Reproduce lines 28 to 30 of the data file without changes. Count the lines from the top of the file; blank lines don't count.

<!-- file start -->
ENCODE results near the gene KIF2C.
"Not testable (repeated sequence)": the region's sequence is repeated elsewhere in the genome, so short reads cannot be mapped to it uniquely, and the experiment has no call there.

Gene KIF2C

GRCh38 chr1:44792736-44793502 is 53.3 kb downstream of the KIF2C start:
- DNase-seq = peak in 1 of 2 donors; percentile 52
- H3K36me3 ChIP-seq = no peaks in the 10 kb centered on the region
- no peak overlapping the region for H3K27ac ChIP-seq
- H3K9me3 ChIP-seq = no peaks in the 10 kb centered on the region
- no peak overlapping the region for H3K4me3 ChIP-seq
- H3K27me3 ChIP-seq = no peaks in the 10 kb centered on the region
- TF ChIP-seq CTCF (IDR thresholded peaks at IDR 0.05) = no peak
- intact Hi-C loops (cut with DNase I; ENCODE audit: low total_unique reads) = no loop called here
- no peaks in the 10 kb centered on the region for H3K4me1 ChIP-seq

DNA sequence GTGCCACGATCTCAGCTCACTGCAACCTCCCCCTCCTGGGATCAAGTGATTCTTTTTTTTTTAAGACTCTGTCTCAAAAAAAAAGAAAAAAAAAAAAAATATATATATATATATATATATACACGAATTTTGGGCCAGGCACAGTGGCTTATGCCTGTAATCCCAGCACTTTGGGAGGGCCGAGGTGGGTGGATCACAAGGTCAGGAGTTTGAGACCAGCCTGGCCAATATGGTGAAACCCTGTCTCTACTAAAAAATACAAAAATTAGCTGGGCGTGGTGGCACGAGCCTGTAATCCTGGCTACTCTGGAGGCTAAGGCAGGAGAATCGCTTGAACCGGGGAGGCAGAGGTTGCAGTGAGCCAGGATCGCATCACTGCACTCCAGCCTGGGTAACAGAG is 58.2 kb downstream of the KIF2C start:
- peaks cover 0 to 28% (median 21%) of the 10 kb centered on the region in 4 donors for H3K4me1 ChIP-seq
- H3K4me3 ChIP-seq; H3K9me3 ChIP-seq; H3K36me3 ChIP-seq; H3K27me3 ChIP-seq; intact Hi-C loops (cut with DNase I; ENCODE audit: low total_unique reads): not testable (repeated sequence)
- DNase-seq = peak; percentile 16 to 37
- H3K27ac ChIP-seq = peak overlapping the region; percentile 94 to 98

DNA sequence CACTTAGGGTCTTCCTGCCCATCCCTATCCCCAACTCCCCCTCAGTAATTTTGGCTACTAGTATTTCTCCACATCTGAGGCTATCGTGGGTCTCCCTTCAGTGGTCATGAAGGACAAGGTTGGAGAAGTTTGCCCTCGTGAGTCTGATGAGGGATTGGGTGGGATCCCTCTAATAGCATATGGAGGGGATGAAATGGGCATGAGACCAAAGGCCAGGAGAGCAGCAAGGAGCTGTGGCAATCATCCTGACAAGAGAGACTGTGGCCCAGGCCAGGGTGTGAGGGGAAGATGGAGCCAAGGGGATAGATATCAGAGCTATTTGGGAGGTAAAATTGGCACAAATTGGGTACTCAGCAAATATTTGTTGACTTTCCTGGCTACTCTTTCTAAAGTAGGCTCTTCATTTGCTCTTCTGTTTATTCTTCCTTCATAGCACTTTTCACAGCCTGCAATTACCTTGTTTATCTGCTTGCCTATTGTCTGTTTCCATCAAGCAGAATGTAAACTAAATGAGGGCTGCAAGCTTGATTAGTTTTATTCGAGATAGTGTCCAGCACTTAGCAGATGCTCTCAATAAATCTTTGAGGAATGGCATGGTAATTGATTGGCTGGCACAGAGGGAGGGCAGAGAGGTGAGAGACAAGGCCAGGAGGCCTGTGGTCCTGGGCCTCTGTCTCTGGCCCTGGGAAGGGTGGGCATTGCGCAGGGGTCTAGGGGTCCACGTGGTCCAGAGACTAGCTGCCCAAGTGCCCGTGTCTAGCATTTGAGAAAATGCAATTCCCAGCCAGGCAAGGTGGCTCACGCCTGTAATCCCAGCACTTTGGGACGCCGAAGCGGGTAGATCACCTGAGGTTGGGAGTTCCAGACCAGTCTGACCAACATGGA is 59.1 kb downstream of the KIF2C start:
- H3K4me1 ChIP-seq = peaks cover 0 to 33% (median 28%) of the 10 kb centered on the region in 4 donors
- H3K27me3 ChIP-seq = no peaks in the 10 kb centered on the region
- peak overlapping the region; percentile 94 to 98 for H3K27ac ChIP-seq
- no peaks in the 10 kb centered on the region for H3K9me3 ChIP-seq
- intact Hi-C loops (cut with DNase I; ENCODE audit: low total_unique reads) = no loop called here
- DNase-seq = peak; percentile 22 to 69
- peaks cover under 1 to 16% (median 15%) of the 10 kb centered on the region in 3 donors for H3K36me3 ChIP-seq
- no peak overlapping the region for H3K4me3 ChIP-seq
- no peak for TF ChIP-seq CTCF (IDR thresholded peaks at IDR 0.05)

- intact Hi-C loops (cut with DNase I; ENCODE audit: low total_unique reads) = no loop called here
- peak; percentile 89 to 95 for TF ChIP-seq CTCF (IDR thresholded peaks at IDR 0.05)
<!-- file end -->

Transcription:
- no peak for TF ChIP-seq CTCF (IDR thresholded peaks at IDR 0.05)

- intact Hi-C loops (cut with DNase I; ENCODE audit: low total_unique reads) = no loop called here
- peak; percentile 89 to 95 for TF ChIP-seq CTCF (IDR thresholded peaks at IDR 0.05)